African business, politics and lifestyle
What’s the best way to fight malaria?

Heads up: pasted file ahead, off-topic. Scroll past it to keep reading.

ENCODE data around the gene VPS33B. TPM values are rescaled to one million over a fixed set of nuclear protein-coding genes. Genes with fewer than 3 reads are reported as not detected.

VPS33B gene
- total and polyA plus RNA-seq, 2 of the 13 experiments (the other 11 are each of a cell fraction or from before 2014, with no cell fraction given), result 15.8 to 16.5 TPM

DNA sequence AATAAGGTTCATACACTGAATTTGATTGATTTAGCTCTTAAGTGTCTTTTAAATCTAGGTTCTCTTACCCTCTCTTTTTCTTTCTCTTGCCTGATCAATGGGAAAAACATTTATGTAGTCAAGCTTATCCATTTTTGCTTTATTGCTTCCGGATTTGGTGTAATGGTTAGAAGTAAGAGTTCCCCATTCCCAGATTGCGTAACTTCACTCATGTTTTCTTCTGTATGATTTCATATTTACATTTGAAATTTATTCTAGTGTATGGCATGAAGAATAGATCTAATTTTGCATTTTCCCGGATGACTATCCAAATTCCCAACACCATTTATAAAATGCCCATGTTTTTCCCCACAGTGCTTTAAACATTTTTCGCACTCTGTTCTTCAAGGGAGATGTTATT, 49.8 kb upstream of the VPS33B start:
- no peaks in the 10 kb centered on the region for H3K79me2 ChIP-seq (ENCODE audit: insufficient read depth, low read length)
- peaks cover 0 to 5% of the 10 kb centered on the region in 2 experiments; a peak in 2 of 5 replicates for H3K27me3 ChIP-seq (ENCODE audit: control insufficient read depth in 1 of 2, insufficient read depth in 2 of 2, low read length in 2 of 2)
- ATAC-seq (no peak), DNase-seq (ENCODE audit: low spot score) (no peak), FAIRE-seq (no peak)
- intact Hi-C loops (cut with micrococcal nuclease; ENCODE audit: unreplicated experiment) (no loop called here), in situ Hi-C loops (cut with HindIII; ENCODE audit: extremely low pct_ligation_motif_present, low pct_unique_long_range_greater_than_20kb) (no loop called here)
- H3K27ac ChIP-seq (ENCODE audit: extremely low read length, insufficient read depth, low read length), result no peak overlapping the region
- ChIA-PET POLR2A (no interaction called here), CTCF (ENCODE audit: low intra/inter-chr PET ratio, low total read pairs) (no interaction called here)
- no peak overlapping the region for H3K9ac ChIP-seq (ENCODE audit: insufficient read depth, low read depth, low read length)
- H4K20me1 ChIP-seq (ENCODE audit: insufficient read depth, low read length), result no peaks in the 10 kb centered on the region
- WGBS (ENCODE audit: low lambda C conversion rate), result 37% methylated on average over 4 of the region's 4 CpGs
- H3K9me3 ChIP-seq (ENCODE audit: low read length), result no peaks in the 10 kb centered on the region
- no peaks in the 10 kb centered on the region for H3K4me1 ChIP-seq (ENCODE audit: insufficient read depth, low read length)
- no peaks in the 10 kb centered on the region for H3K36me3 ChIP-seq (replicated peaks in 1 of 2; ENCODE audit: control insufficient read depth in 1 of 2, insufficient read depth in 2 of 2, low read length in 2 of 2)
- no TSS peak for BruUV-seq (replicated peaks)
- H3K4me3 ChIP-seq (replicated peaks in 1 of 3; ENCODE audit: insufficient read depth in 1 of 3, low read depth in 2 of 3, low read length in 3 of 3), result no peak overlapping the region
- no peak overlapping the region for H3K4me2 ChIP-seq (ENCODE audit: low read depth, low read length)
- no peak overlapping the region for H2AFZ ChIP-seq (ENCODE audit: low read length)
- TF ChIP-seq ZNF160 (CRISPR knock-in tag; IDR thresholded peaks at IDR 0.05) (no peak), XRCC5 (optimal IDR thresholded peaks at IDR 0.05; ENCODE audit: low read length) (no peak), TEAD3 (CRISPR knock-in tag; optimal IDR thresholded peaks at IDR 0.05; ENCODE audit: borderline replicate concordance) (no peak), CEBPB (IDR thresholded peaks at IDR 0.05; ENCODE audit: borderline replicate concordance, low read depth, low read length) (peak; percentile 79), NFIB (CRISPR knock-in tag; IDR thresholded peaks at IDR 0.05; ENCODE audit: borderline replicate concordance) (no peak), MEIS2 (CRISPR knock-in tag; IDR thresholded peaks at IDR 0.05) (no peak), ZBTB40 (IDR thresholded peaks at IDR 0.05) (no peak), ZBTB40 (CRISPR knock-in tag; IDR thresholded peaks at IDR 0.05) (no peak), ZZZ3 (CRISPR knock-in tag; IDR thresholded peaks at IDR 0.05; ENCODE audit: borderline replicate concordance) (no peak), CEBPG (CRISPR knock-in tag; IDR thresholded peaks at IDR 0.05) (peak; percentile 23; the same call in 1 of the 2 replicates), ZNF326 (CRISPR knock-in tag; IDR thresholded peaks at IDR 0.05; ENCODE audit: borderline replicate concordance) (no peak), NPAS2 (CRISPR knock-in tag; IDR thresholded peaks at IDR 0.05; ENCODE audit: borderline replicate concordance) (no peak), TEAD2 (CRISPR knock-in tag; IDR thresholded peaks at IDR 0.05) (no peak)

Nine out ten of malaria deaths occur in Africa – that’s nearly 1 million fatalities a year. The World Health Organisation estimates the financial loss to Africa because of malaria at 12 billion dollars a year.******And yet it’s an illness that’s preventable: the cheapest and easiest method is to stay under a mosquito net during the night.******In South Sudan, a mosquito net costs around $2, still too expensive for many here, where income per capita is just 25 cents per day. So the government and private charities have launched a campaign to distribute 75 million dollars’ worth of nets to 6 million people in the south before the rains start in July. With only 14 km of paved roads in the entire region, it won’t be easy.************With most fatalities occurring in children under 5, many in Africa are pinning their hopes on an infant malaria vaccine that is due to enter the final phase of human trials. They’ll be launched in Gabon and will ultimately involve 16,000 children in seven countries.******Human trials in 2007 and 2008 showed the vaccine to be as safe as other infant vaccines reviewed by the World Health Organisation. It was shown to prevent malaria in 50-55 percent of cases. That’s better than nothing, says Dr. Joe Cohen from the London-based pharmaceutical giant GlaxoSmithKline, who invented the vaccine: “Fifty-five percent efficacy against such a disease means hundreds of lives saved every year,” he told Reuters Africa Journal.******The vaccine’s cost has been shared by GlaxoSmithKline and the Bill & Melinda Gates Foundation-funded Malaria Vaccine Initiative, so that once it’s ready, it can be distributed to communities that need it free of charge. But even if all goes well and the vaccine is approved, it will still be three more years before it’s on the market.******In the meantime, Zanzibar has taken a different approach. In five years, they’ve managed to reduce malaria rates from 50-60 percent to just 1 percent. They’ve done it by distributing bed-nets every few years, spraying homes against mosquitoes, and treating any malaria cases using the best medicine currently available, Artemisinin-based Combination Therapy, or ACT.******There’s a downside though. Thousands of people travel between Zanzibar and mainland Tanzania every day, so even if malaria was eliminated from the islands, it could come back — and cause an epidemic when it does.******Abdullah Ali manages the Zanzibar Malaria Control Programme and explains why they’re worried. “Because the disease burden is just too low, and because the population is not very much exposed to mosquito bites, the chances of immunity reduction is very high,” Ali says. “There are people that have not had a malaria attack for the last four years. So if we continue this trend, the body immunity reduced and the chances of a malaria epidemic is very high.”******Do you think that Zanzibar is right to try and eliminate — or at least significantly reduce — malaria, in spite of the risk of an epidemic? What should African countries and the international community to do fight malaria and reduce the burden it places on African economies?